Hurricane Irma will make her historic landfall in Florida this weekend as one of the strongest storms ever recorded in the Atlantic Ocean.
The enormous storm dwarfs 1992’s Hurricane Andrew in size, and is on a somewhat similar path to that infamously damaging Hurricane, urging Florida authorities to issue mandatory evacuation orders for much of the state’s coastline, particularly in the south where Irma will visit first.
Those evacuation orders are not always regarded highly among long-time residents of the Sunshine State, with far too many Floridians refusing to leave the Miami Beach area even after being told in to uncertain terms that they would be risking their lives by remaining in town. Florida officials have taken to using extremely blunt language to impact their citizens as well, claiming that if you stay, and you call 911, “no one will answer”.
For those who are taking to the highway to escape the wrath of the storm of the century, things are not necessarily going well. Traffic jams in northern Florida have turned what would be 7 hour drives to safety in 14 hour brake-tapping nightmares.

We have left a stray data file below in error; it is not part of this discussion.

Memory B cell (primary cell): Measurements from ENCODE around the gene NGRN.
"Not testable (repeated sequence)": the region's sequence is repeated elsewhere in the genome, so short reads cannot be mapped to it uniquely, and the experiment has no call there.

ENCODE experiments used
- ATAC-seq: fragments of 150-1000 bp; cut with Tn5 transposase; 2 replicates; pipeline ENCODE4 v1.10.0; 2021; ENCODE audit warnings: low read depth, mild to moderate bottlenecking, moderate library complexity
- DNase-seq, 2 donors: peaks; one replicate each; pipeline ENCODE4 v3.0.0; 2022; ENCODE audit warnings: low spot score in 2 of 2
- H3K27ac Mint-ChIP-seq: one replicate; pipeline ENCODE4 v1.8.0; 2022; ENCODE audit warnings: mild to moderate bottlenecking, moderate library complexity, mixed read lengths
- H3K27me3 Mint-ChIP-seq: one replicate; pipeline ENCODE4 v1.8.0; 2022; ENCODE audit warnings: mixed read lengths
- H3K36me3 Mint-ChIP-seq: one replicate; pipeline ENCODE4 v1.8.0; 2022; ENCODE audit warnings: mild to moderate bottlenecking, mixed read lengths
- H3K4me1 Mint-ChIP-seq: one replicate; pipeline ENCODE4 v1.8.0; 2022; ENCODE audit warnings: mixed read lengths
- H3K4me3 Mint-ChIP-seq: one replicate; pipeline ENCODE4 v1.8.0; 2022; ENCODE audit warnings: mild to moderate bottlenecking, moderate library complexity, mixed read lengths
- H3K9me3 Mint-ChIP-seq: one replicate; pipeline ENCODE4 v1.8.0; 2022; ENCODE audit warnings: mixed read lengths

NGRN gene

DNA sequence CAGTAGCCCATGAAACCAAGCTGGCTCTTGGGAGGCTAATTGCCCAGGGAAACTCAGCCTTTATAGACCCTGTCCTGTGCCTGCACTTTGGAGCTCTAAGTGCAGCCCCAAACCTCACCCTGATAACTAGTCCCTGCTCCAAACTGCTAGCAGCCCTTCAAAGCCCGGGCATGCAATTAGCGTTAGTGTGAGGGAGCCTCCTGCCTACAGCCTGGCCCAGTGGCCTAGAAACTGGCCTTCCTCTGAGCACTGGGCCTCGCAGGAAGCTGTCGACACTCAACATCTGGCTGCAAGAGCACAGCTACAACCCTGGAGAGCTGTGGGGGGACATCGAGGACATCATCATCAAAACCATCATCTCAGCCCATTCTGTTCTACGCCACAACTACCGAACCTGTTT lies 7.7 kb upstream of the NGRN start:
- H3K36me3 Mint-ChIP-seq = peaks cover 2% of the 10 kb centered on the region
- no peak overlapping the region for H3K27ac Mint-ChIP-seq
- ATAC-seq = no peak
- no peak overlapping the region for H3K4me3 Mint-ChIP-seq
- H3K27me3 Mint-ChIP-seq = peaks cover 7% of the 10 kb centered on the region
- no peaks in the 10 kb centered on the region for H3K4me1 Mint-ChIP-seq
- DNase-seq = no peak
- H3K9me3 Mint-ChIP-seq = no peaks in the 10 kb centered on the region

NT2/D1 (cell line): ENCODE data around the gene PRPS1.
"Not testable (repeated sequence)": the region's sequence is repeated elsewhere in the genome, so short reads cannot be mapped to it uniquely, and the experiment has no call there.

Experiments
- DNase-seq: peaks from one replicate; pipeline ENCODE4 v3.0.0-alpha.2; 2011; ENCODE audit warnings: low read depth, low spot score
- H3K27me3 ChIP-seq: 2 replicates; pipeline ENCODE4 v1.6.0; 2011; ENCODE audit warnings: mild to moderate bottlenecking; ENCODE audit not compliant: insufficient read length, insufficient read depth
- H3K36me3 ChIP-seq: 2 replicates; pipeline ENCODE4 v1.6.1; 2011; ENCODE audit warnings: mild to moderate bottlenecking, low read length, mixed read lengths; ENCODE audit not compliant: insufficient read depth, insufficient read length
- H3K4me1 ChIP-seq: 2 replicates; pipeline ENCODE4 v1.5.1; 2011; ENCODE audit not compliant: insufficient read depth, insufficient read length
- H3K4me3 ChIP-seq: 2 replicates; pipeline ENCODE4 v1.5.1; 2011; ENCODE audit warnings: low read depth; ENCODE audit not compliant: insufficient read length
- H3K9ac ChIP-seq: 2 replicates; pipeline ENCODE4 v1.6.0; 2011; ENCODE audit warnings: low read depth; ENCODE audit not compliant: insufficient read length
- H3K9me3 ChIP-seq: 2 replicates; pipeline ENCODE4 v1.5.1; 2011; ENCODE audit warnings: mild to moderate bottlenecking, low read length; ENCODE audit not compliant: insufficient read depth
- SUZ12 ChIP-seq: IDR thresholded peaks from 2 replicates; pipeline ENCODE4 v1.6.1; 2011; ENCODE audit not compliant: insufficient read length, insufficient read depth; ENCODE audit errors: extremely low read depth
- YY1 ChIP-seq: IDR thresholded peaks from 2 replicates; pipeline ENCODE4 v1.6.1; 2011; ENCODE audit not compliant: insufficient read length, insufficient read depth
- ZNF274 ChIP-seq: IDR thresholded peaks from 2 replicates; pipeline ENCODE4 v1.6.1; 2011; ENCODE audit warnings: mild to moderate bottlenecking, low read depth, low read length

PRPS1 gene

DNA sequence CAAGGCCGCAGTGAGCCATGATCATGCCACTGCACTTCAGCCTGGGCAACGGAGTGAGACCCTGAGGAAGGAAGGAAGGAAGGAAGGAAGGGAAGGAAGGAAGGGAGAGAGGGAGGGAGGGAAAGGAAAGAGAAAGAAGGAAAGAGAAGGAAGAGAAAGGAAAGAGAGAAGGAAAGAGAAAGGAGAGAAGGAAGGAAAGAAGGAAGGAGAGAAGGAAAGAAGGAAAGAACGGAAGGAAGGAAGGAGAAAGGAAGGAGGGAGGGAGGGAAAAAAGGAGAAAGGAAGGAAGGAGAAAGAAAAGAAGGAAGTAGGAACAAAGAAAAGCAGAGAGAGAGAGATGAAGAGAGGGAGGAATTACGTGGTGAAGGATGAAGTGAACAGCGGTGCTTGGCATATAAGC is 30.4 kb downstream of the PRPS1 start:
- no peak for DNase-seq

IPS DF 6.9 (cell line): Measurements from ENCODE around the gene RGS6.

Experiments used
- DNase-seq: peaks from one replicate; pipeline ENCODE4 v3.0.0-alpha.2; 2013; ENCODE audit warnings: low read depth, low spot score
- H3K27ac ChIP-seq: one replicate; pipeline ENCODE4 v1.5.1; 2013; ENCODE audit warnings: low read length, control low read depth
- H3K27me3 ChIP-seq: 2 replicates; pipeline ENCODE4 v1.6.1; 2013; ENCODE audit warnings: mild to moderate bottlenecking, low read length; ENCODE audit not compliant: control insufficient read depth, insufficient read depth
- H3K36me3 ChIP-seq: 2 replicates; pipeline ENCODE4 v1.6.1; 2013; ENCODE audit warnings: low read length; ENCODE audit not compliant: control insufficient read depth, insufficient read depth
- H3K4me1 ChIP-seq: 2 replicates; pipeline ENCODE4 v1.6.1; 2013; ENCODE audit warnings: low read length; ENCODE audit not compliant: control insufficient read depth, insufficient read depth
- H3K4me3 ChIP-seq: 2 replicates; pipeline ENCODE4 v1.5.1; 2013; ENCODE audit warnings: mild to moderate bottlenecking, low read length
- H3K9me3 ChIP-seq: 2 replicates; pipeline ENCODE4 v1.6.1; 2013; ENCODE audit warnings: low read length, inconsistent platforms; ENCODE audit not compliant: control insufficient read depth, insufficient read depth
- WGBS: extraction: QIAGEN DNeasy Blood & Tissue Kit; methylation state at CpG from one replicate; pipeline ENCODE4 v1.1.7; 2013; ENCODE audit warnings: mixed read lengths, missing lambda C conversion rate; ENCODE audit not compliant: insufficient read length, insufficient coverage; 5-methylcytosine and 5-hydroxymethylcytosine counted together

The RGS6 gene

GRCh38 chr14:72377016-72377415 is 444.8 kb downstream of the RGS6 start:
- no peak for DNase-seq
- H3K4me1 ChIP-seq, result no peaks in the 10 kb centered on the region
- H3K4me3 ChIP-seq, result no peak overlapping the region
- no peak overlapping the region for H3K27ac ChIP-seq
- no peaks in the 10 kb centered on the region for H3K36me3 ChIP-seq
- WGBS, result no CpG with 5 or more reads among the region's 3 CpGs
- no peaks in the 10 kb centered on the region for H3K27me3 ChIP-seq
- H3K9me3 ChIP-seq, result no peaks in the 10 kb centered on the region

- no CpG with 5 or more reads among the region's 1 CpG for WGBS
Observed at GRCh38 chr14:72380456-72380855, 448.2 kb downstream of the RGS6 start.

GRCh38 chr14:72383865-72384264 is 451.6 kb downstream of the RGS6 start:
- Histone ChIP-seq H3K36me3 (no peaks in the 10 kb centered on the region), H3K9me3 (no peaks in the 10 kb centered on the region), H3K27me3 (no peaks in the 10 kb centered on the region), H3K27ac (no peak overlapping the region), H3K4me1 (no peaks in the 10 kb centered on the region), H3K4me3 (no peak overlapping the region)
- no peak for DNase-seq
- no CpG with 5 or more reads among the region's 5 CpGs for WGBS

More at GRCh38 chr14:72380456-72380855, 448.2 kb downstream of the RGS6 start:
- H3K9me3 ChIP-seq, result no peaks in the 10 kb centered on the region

Trending: Fuel for Thought
Worse yet, much of Florida is running out of gasoline.
This latest development prompted action from the White House today, as federal officials lifted long-standing legal precedents that limited the amount of fuel that could be shipped into the state.
“The Trump administration has waived a key statute to allow for ‘as many ships as possible’ to bring fuel into Florida, as part of a massive effort to ease gas shortages for Florida residents and others in the path of Hurricane Irma.
“’We’re bringing in as much supply of refined fuel as possible,’ Tom Bossert, White House homeland security adviser, told reporters on Friday.
“The move was made in conjunction with state officials in Florida who are scrambling to get fuel to the pumps and alleviate gas shortages. Florida has taken several steps to expedite those shipments.
“At the federal level, the step Bossert cited involves an obscure but critical law known as the Jones Act, which says only American-made, U.S.-flagged vessels can ship products between domestic ports. He said the secretary of Homeland Security waived the statute so that foreign-flagged vessels can help.
This isn’t the only fuel-specific action being taken by authorities either, as Irma is closing in on Florida swiftly.
Governor Rick Scott, who certainly has his hands full in dealing with this massive storm, has instructed state police to escort tanker trucks full of fuel into the state to avoid the traffic nightmares of the evacuation.
As of Friday, social media was chock-full of reports of gasoline shortages from Miami all the way to Atlanta, where Irma may impact the City Too Busy to Hate sometime early next week.